Synopsis: What was it like for children growing up in rural Suffolk during World War 2?
Elsie and her family live in a small double-storey cottage in Bungay, Suffolk. Every night she lies awake listening anxiously for the sound of the German bomber planes. Often they come and the air raid siren sounds signalling that the family must leave their beds and venture out to the air raid shelter in the garden.
Despite the war raging across the English channel, daily life continues with its highlights, such as Christmas and the traditional Boxing Day fox hunt, and its wary moments when Elsie learns the stories of Jack Frost and the ghostly and terrifying Black Shuck that haunts the coastline and countryside of East Anglia.
Synopsis: Graeme Leith-electrician, Italophile and jack of all trades-joined Melbourne’s theatre collective at Carlton’s famously innovative Pram Factory theatre and said, ‘Let there be light.’ And there was: Graeme Blundell, Jack Hibberd, Max Gillies and many others produced over 140 new Australian plays in ten years.
Like many of his generation, Graeme left suburban Australia in the 1950s, bound for London and Europe. After a stint in Britain’s atomic weapons industry he rode his Lambretta scooter to Perugia in Italy, where he had his first taste of ‘ethereal’ wine and fell in love.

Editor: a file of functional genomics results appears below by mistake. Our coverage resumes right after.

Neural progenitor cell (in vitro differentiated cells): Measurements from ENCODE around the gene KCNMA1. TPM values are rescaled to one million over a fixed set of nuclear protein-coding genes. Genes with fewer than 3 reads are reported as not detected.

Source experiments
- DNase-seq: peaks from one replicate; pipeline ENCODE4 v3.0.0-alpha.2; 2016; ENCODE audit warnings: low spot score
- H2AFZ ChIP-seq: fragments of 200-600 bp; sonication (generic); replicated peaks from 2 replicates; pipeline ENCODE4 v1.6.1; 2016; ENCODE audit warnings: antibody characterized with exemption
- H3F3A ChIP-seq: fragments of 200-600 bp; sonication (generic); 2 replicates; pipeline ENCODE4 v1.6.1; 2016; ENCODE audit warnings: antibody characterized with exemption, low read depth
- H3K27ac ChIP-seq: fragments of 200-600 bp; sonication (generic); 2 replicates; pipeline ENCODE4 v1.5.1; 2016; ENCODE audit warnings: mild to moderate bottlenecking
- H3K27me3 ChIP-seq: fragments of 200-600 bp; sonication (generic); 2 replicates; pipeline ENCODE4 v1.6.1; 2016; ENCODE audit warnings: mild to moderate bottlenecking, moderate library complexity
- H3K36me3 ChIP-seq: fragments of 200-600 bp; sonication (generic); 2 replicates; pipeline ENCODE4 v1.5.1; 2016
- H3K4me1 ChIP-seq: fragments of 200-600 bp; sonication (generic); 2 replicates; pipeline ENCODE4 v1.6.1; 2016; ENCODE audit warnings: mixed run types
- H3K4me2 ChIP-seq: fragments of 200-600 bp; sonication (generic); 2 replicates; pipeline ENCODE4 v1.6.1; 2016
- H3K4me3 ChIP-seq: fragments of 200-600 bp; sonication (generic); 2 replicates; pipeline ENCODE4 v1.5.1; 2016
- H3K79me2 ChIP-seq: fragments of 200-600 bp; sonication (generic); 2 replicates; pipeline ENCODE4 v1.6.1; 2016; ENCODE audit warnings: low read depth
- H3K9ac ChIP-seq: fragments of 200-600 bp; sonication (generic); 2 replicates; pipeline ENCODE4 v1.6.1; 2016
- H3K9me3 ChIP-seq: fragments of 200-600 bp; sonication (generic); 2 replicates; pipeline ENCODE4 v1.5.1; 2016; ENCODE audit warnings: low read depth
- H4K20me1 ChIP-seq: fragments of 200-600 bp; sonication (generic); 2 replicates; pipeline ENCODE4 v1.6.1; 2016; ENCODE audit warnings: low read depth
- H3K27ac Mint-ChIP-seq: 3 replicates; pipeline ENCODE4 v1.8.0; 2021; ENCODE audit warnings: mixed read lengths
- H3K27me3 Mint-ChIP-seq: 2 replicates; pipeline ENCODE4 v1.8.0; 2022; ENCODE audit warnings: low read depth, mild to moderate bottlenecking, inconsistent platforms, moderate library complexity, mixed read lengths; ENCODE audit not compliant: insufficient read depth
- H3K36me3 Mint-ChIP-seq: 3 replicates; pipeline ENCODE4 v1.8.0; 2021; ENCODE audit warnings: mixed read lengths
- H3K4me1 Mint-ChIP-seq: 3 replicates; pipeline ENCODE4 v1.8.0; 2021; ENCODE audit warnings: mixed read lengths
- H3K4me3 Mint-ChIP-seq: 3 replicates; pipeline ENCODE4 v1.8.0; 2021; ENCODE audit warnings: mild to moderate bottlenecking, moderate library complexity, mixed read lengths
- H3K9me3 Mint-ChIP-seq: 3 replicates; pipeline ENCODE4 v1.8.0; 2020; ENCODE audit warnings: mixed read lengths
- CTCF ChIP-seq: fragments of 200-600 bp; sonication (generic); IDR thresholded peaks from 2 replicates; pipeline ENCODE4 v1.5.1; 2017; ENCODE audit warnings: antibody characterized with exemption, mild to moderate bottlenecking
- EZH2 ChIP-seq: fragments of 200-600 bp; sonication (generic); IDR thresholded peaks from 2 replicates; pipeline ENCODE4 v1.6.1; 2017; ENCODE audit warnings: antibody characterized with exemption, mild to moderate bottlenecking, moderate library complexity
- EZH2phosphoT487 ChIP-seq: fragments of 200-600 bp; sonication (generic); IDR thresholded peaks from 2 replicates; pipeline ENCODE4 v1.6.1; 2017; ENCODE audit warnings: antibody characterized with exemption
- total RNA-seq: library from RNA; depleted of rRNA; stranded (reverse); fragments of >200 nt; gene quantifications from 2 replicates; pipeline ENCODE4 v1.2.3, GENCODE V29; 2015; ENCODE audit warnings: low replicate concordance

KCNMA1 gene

But Graeme had also fallen for the idea of making wine, and in the mid-1970s he and his partner Sue Mackinnon established Passing Clouds, a vineyard in Victoria’s Spa Country that produced award-winning wines from the beginning.
Then tragedy struck. In 1984 Graeme’s beautiful and talented daughter Ondine and her boyfriend David vanished en route to the South Coast of New South Wales. Ten days later their ute was found in Kings Cross, where it had been abandoned by their killers.
Heartfelt and heartbreaking, humorous and hilarious, Passing Clouds tells of a life fully lived-a life embracing the experience of fatherhood, of triumph and disaster, of joy and tragedy, of ingenuity and sheer hard work and, above all, an unquenchable optimism. Continue reading →